Dec. 10, 2019
The Federal Civil Aviation Agency (AFAC) of Mexico recently increased random ramp inspections of foreign aircraft visiting Mexico. Part 91 private and Part 135 commercial operators conducting flights to Mexico are encouraged to prepare for ramp inspections.
AFAC is essentially following International Civil Aviation Organization recommendations, so pilots familiar with international operations should already be prepared. However, a few key additional documents are required for foreign aircraft flights to Mexico.
“It is important be ready for a ramp check,” said Nelson Garcia, operations manager at Manny Aviation Services of Mexico. “Ramp checks are a reminder of some of the requirements and paperwork that must be carried on board, and are a way to keep all operators and permit holders on their toes, if you may, but it is mainly an effort to make sure every airplane that enters our country is in compliance with current laws and regulations.”
Before departing for a trip to Mexico, Manny Aviation Services of Mexico recommended verifying the following are onboard:
- Airworthiness certificate
- Registration certificate
- Worldwide and/or Mexican insurance (certificate must indicate whether private or charter operations are covered – Part 135 must have both worldwide and Mexican insurance)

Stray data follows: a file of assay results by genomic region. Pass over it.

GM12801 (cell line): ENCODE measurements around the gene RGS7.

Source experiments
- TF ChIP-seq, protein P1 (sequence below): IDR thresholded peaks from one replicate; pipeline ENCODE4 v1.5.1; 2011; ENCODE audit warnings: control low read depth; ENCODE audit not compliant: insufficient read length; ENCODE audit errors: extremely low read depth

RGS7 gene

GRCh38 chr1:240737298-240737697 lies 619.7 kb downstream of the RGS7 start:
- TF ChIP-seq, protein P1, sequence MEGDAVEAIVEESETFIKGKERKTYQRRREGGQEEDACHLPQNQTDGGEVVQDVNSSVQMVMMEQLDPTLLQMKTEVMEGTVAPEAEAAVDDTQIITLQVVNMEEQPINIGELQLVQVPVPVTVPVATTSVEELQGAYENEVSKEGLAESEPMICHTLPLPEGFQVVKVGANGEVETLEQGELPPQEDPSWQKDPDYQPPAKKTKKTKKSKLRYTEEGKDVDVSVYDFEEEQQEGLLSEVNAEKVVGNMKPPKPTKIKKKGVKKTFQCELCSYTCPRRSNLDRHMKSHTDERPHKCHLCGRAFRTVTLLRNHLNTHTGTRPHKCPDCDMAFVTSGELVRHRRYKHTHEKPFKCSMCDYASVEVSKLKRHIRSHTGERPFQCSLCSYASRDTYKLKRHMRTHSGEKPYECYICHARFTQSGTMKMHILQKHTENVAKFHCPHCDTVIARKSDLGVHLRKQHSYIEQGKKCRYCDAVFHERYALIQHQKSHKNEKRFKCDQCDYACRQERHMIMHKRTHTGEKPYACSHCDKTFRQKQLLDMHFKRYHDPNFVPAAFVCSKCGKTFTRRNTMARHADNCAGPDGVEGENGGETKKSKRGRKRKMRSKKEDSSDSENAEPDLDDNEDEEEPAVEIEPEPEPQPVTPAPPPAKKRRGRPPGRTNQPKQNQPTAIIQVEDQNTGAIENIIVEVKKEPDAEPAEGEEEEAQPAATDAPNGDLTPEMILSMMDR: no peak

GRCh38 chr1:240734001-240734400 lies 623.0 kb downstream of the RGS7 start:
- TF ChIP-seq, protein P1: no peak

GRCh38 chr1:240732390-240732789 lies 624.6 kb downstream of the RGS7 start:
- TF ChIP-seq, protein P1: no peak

- Airman certificate(s)
- Airman medical certificate(s), appropriate to type of flight and pilot’s age
- Multiple entry authorization, if appropriate, plus payment receipt
- Maintenance log (copies of last page or latest entries are acceptable – originals not necessary)
- Aircraft radio station license/authorization
- Aircraft flight manual
- Noise certificate
- Minimum equipment list, if applicable
- Mexican Aeronautical Information Publication
- Preflight checklists
- Weight and balance manifest
- First aid kit
- Life raft and/or life jacket, if required by routing
- Charts appropriate to flight (paper or electronic)
- Part 135 charter only:
- Valid air operator certificate – copies are acceptable.
- FAA OST 4507 Form. Copies are acceptable. Alternatively, the appropriate exemption document, Certificate of Public Convenience and Necessity, is also acceptable.
- If you hold a Mexican Indefinite Blanket Permit, it should be accompanied by the Mexican AOC and the yearly verification (including payment receipt). Copies are acceptable.
In an effort to crack down on illegal charter operations, Part 91 private flights also must carry a letter stating the purpose of the flight, including the name of the lead passenger and connection to aircraft. This letter does not need to be notarized.
Nelson cautioned there are no formal, consistent instructions provided to inspectors so an individual inspector might as for more or fewer documents than those listed above.